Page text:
This is all not to say that Love Actually is completely without merit. When Jamie (Colin Firth) finds out that his girlfriend is cheating on him, he decides to travel to France to begin working on a new novel. While there he falls in love with Aurélia (Lúcia Moniz, who plays St. Lucia’s mother in Fatima), his maid, despite the fact that she cannot speak English and he could not speak her native Portuguese. Yet there is a little more meat here, particularly as she heroically jumps into freezing water to save the pages of his novel that had drifted into a pond. Such acts can take two people much further than any twinkling of the eye. Oddly enough on a personal level, the other relationship I found some genuine goodness in is between Mark (Andrew Lincoln) and Juliet (Keira Knightley). I felt for Mark as he evidently loved Juliet, though he had been the best man at her wedding to Peter (Chiwetel Ejiofor). And again we have an attraction that does not come about because of significant stares, at least not directly. It is revealed when Juliet comes to Mark to make peace because she believes he dislikes her, but then sees how all the filming he did during their ceremony focused on her. His standoffishness was due to his desire not to cause any trouble for his friend Peter, and I commend him for his restraint. While they do share a brief kiss, it is set up as a parting gift rather than the beginning of something more. As Mark walks away, he smiles and says, “Enough.” Too often people just chase after whoever catches their fancy. God calls us to be a little more discerning.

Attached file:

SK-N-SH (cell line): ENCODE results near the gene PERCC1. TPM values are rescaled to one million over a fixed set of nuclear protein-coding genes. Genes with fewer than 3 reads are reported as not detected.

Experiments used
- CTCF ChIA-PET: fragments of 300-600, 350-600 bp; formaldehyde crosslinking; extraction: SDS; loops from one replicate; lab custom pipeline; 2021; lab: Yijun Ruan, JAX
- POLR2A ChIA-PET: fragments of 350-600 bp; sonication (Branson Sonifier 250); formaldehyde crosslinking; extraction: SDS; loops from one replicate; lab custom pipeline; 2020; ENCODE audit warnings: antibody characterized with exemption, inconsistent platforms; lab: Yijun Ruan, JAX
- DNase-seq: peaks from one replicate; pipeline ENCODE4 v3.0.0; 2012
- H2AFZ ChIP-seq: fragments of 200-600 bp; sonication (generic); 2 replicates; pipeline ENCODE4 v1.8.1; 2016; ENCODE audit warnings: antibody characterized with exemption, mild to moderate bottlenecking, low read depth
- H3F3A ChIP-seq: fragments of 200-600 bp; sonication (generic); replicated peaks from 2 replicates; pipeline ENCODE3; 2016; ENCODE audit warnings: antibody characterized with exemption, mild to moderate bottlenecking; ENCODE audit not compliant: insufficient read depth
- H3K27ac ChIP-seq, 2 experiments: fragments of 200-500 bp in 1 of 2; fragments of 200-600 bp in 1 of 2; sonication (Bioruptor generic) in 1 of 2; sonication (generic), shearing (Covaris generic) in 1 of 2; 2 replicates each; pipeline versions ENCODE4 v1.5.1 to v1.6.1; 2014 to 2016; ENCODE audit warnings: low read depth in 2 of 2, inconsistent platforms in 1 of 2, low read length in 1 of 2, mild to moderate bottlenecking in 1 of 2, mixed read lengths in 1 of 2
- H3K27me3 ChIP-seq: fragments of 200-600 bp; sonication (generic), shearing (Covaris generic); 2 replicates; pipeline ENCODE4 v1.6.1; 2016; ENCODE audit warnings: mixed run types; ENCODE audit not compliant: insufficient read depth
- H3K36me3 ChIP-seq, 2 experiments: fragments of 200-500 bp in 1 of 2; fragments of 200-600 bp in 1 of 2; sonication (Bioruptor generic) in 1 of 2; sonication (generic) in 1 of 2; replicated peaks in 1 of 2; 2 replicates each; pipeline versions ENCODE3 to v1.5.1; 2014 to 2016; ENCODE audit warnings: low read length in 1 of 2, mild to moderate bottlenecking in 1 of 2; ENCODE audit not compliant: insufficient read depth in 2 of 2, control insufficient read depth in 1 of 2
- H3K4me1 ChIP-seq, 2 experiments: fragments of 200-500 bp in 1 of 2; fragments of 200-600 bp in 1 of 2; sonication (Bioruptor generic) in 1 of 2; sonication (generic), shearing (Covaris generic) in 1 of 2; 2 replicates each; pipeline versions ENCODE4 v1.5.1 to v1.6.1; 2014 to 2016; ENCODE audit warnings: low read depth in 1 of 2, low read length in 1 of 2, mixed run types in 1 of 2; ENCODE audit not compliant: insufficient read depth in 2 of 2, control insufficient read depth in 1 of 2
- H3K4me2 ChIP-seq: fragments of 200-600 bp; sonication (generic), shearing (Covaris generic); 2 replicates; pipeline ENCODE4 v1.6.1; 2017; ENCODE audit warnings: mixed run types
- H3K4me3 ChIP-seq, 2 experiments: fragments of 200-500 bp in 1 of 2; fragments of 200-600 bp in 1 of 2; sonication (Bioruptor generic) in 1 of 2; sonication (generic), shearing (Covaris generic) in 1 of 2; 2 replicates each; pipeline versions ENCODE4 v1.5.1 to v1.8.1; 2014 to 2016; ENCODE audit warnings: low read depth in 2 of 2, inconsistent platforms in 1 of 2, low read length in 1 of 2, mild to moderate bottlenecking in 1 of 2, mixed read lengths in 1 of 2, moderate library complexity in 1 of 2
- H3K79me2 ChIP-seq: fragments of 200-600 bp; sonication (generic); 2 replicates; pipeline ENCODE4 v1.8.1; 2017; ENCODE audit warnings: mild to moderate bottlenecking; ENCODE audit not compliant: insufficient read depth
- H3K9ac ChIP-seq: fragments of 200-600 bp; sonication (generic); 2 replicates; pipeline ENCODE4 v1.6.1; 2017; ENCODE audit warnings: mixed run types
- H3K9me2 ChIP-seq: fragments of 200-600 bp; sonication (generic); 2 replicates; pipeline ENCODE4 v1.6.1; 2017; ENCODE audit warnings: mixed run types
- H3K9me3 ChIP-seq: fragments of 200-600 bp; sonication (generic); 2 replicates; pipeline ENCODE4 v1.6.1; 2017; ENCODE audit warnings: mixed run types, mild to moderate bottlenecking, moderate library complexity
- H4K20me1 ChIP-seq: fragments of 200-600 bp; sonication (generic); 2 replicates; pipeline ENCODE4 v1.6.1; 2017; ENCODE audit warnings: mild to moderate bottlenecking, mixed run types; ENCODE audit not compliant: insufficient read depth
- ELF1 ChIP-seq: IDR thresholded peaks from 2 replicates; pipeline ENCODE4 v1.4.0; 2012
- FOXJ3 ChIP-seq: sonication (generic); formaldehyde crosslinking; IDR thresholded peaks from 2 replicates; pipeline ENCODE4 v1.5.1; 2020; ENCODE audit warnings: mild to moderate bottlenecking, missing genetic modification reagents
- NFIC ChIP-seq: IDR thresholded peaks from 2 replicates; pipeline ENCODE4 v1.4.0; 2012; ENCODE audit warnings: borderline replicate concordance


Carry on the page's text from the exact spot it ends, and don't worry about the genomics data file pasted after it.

What you have just read is most, but not all, of the relationships in Love Actually. Here is a visual representation of them and the others, and how they all fit together courtesy of Wikipedia:

Do not bother trying to figure this all out. As you can see, it is ridiculous, and why I say there is no plot. Still, it is genuinely funny at times. And sweet. I applauded when Sarah (Laura Linney) left her long anticipated night with Karl (Rodrigo Santoro) to tend to her special needs brother Michael (Michael Fitzgerald). Her and Karl were about to have sex, but I like to think that an angel was watching over her with how many times her brother kept calling and interrupting them. Still, the film has a surprising amount of nudity and swearing in it that you must contend with if you wish to get to such scenes as when Sarah goes to see Michael. And under no circumstance should a father (or step-father) like Daniel (Liam Neeson) tell his son (or step-son) Sam (Thomas Sangster) that you are going to have sex in his room. For anything else I am missing, please refer to the confusing chart above.